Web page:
Lismore City

About the area

Key Statistics


Lismore City is located in the Northern Rivers Region of New South Wales, about 730 kilometres north of the Sydney CBD. Lismore City is bounded by Tweed Shire in the north, Byron Shire and Ballina Shire in the east, the Richmond Valley Council area in the south and south-east, and the Kyogle Council area in the north-west.

Included Areas

Lismore City includes the localities of Bentley (part), Bexhill, Blakebrook, Blue Knob, Boat Harbour, Booerie Creek, Booyong (part), Broadwater (part), Buckendoon, Bungabbee, Caniaba, Chilcotts Grass, Clunes (part), Coffee Camp, Coraki (part), Corndale, Dorroughby, Dungarubba, Dunoon, East Coraki (part), East Lismore, Eltham, Fernside, Georgica, Girards Hill, Goolmangar, Goonellabah, Green Forest (part), Howards Grass, Jiggi, Keerrong, Kilgin, Koonorigan, Lagoon Grass, Larnook (part), Leycester, Lindendale, Lismore, Lismore Heights, Loftville, Marom Creek (part), McKees Hill (part), McLeans Ridges (part), Modanville, Monaltrie, Mountain Top, Nightcap (part), Nimbin, North Lismore, North Woodburn, Numulgi, Pearces Creek (part), Repentance Creek, Richmond Hill, Rock Valley, Rosebank, Ruthven, South Gundurimba, South Lismore, Spring Grove (part), Stony Chute (part), Tatham (part), Terania Creek, The Channon, Tregeagle, Tucki Tucki, Tuckurimba, Tullera, Tuncester, Tuntable Creek, Whian Whian (part), Woodlawn and Wyrallah.

Land Use

Lismore City is a rural and urban area. More than 60% of the population live in the urban areas, particularly the township of Lismore and the villages of Bexhill, Clunes, Dunoon, Nimbin and Wyrallah, with numerous smaller villages and hamlets. Rural land is used largely for dairy farming, macadamia nut, coffee, tea tree, tropical fruit and sugar growing, and pig farming. The City encompasses a total land area of nearly 1,300 square kilometres.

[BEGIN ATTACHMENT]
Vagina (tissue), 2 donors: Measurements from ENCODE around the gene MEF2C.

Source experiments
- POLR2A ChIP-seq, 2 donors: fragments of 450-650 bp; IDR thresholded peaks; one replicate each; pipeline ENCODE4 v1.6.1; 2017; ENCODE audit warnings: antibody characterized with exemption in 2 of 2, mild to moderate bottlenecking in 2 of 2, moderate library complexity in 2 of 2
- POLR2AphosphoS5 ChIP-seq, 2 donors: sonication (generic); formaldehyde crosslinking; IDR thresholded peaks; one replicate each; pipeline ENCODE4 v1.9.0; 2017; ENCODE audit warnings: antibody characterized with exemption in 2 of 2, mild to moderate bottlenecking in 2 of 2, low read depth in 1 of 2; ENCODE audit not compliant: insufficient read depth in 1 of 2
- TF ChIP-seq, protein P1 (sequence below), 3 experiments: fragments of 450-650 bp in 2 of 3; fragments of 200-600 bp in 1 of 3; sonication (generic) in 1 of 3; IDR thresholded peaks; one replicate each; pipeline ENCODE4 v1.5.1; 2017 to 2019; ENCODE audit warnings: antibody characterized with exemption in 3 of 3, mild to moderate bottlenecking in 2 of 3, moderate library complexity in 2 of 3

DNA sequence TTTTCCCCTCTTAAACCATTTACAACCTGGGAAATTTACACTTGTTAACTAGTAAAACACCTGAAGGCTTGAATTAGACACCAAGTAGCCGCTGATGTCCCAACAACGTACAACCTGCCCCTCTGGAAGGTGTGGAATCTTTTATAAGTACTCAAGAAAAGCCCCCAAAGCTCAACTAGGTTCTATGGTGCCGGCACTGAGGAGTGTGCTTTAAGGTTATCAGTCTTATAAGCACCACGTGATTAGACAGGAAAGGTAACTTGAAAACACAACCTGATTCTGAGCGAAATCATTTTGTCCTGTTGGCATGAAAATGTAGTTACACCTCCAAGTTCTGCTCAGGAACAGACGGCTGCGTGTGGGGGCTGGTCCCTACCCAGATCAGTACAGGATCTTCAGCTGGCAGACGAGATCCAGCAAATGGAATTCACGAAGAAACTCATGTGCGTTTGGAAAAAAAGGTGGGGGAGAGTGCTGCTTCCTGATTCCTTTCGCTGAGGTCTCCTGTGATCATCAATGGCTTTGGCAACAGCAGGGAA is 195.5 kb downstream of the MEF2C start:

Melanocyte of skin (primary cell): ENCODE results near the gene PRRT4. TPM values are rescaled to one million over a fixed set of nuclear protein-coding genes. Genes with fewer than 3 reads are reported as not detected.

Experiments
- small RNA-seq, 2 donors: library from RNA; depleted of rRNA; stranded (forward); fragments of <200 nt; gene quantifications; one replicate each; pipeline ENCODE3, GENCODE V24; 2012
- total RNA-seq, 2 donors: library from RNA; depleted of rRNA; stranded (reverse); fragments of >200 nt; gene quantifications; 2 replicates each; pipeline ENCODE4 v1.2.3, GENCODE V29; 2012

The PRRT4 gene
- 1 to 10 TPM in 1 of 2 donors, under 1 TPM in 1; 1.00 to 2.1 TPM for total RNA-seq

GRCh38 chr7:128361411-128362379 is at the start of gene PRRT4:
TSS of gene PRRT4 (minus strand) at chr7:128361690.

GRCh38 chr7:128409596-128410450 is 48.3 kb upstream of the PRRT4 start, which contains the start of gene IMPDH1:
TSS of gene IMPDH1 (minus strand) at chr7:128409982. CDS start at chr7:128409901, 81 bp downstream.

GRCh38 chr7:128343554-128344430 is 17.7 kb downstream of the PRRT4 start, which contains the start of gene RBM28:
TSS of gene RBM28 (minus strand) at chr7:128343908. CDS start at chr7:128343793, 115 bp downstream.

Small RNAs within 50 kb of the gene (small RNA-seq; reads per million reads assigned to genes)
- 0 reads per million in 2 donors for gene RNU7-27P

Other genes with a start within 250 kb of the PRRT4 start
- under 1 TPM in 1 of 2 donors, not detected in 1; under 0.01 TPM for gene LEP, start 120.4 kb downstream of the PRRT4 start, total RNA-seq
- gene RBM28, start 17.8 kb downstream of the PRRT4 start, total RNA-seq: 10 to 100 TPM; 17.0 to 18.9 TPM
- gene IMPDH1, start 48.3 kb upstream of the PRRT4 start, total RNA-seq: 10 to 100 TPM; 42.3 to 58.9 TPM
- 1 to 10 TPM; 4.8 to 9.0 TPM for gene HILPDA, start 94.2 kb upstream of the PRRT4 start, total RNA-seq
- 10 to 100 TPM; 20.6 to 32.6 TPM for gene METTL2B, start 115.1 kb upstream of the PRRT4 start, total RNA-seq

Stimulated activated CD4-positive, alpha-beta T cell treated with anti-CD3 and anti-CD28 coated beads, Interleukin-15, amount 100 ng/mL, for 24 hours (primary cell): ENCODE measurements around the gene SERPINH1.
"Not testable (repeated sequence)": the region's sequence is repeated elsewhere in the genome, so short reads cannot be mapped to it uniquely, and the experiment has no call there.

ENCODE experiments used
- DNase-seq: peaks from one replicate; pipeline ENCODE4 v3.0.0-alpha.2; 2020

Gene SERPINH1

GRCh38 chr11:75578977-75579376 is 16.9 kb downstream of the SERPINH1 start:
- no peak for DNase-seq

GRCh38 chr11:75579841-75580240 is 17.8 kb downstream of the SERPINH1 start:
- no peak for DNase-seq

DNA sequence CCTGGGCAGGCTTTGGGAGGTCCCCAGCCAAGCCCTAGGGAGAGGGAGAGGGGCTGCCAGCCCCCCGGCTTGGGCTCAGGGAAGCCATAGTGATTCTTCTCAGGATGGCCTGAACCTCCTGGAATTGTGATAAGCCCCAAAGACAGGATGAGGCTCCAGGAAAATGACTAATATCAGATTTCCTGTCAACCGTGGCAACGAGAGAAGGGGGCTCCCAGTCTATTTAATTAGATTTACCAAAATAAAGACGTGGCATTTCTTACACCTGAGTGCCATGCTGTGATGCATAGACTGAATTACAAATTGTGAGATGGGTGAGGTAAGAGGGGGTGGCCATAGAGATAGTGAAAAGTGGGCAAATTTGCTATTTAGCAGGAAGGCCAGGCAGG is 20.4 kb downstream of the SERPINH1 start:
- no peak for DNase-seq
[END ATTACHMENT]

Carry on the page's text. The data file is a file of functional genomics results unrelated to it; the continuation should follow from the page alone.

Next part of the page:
Name Origin

Lismore is named after a place in Scotland, which was named from the Gaelic “Lios Mor”, meaning “the big fort”.

Indigenous Meaning

The original inhabitants of the Lismore area were the Bundjalung Aboriginal people.


European settlement dates from the mid 1840s, with land used mainly for sheep grazing, particularly along the river flats. The village of Lismore was established in the mid 1850s. Land selections took place from the 1860s, with land initially used for growing maize and sugar cane. From the 1870s dairy farming and timber cutting became the main industries. Growth took place during the late 1800s and into the early 1900s, aided by expansion in the dairy farming industry and the opening of the railway line from Lismore to Byron Bay in 1894. Substantial population growth occurred from the post-war years into the 1960s. Dairy farming declined from the early 1970s, slowing population growth. The City’s population increased from about 31,000 in 1976 to about 37,000 in 1986. The population fluctuated slightly during the 1990s, rising from about 41,000 in 1991 to nearly 43,000 in 1996, and then declining to less than 42,000 in 2001. The population increased marginally from 2001, rising to nearly 43,000 in 2011.

Major Features

Major features of the City include Nightcap National Park, Whian Whian State Conservation Area, Boatharbour Nature Reserve, Bungabee Nature Reserve, Muckleewee Mountain Nature Reserve, Tuckean Nature Reserve, Tucki Tucki Nature Reserve, Wilson Nature Reserve, the Lismore CBD, Lismore Base Hospital, Northern Rivers Conservatorium, Lismore Regional Gallery, The Lismore Regional Museum, Rocky Creek Dam, Lismore Rainforest Botanic Gardens, Oakes Oval, Crozier Field, North Coast TAFE (Lismore Campus), Southern Cross University (Lismore Campus) and the Wilson River.


Lismore City is served by the Ballina Highway, the Bruxner Highway (Ballina Road) and Lismore Regional Airport.

Lismore City

economic profile